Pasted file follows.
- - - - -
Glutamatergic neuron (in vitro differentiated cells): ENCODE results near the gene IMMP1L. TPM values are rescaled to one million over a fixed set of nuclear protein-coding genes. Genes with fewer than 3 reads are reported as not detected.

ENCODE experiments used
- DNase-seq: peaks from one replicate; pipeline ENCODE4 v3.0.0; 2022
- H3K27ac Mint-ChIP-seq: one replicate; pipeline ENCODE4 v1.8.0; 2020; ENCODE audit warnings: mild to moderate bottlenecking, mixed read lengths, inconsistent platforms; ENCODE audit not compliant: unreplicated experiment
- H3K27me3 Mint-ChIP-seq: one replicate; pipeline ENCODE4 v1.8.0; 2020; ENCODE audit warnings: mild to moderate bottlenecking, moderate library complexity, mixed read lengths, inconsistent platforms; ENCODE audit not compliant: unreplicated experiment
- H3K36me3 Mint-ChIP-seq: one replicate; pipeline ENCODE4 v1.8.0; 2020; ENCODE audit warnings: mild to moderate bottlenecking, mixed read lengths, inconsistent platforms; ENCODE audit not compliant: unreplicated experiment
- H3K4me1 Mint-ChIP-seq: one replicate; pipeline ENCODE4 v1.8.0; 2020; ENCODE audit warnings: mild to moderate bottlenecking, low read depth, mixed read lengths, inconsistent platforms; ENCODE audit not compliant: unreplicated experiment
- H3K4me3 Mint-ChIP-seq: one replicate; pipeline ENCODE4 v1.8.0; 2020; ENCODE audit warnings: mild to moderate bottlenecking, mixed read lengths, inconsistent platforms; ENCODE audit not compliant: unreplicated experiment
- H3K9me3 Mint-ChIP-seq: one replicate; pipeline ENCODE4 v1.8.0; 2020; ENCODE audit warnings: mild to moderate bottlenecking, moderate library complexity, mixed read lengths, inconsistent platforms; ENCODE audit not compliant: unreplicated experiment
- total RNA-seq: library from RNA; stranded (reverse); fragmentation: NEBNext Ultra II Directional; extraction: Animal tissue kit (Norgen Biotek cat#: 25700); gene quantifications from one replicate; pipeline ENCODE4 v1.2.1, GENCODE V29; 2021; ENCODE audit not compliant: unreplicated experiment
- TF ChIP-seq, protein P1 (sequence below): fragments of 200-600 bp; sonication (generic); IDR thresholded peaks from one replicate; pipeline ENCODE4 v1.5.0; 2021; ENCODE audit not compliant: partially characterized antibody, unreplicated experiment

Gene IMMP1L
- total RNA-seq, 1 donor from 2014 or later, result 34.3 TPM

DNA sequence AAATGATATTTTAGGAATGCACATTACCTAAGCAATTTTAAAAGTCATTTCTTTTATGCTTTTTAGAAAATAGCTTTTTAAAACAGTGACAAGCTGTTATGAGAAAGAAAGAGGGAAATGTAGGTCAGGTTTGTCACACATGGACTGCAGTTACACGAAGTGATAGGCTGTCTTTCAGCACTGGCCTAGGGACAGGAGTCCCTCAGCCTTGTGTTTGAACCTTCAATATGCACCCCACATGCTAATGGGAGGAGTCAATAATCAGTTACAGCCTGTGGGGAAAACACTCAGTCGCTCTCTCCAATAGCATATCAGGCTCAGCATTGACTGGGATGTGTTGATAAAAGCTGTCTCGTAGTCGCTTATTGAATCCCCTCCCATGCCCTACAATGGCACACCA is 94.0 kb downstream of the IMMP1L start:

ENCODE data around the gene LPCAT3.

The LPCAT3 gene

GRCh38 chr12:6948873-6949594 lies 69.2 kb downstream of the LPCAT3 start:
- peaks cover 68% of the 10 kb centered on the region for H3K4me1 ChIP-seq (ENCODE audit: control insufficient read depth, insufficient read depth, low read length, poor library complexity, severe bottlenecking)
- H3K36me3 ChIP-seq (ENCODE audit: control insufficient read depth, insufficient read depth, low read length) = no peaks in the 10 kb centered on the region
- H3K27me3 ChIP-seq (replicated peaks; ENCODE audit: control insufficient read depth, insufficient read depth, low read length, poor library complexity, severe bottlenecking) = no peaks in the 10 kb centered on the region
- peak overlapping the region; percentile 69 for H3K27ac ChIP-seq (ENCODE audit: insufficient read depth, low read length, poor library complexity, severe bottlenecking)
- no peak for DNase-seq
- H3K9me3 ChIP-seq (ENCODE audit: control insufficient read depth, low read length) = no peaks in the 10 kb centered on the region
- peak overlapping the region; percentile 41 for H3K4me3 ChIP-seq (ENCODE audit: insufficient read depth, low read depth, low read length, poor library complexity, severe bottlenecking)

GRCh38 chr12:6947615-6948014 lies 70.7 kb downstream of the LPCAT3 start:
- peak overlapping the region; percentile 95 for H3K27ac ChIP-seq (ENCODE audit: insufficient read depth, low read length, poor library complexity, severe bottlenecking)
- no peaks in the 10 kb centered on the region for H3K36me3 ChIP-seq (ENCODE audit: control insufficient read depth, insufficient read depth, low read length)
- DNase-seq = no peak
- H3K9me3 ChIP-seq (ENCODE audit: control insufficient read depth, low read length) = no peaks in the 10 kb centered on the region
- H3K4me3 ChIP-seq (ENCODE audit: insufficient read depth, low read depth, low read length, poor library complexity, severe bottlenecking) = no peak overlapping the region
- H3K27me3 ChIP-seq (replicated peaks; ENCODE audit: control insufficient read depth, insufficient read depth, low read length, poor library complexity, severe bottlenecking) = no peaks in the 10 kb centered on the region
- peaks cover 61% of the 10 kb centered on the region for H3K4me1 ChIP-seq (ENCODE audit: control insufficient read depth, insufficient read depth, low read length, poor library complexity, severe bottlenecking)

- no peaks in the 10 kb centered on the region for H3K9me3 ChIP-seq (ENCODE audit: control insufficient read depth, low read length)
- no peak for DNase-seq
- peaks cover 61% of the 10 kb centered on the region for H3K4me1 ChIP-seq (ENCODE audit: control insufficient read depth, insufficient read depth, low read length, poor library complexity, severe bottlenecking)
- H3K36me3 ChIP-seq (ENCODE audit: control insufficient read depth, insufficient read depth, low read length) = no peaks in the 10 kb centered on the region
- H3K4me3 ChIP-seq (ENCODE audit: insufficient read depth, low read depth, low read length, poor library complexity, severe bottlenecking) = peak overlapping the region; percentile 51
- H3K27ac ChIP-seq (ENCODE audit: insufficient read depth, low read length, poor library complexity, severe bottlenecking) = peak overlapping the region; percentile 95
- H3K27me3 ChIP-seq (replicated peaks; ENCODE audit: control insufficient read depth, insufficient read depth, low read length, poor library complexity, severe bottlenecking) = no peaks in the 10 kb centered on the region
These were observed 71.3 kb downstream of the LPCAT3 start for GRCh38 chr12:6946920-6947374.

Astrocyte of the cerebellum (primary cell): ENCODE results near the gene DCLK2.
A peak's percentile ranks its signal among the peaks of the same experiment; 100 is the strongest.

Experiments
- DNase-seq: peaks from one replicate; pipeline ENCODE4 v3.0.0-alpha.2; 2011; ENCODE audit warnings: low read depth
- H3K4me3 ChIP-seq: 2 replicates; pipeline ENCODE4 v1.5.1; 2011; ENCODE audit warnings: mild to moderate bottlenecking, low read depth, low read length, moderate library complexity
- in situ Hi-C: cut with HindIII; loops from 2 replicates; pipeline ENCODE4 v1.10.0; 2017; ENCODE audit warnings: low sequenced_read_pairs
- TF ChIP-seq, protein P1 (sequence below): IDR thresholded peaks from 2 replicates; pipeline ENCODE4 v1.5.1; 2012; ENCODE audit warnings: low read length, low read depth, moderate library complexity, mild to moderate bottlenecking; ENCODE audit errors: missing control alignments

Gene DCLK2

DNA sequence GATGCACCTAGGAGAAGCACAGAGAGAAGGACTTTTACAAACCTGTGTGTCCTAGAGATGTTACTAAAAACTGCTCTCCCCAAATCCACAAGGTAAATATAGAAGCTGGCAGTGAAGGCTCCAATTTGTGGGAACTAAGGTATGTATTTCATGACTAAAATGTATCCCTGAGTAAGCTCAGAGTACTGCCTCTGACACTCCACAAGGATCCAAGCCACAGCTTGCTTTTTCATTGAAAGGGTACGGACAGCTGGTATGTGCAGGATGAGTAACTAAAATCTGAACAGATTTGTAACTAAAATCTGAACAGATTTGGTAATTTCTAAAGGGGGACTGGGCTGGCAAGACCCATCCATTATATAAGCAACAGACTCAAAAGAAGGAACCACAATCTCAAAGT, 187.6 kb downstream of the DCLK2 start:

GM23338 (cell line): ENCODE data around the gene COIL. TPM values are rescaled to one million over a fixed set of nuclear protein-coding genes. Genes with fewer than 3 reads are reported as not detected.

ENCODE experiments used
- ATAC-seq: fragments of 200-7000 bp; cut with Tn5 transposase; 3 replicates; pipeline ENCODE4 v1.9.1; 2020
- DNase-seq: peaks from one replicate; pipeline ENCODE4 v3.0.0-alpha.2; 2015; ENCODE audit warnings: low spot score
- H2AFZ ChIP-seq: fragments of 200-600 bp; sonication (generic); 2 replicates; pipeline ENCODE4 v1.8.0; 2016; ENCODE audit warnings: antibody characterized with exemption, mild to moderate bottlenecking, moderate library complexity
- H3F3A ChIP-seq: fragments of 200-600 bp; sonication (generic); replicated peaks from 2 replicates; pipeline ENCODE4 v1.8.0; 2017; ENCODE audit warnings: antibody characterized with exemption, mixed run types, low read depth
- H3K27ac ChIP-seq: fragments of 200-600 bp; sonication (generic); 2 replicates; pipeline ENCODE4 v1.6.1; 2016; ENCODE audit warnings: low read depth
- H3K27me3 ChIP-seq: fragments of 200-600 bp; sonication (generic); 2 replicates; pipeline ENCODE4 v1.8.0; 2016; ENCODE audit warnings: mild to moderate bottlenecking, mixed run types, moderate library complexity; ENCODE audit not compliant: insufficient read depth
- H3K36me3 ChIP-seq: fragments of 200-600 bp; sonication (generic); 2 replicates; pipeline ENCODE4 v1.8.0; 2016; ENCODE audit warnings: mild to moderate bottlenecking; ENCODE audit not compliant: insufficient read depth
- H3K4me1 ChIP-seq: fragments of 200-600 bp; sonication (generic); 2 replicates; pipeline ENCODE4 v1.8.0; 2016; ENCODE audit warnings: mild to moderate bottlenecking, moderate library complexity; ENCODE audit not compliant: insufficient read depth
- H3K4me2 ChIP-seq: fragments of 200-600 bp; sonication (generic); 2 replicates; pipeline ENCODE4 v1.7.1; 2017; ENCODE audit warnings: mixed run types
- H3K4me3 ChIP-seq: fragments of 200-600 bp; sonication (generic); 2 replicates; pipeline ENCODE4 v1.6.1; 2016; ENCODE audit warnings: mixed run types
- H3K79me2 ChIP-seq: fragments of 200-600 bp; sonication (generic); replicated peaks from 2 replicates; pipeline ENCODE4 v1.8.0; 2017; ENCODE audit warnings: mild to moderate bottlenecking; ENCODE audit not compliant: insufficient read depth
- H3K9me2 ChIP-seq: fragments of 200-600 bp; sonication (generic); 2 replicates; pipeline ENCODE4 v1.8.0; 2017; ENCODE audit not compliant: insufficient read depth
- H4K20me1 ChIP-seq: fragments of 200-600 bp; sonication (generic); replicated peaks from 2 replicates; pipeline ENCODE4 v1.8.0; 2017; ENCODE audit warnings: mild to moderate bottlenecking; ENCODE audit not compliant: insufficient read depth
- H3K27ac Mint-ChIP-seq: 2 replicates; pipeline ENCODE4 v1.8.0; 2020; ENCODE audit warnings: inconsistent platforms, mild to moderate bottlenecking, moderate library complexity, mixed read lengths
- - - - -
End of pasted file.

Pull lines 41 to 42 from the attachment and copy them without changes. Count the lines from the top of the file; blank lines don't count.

Astrocyte of the cerebellum (primary cell): ENCODE results near the gene DCLK2.
A peak's percentile ranks its signal among the peaks of the same experiment; 100 is the strongest.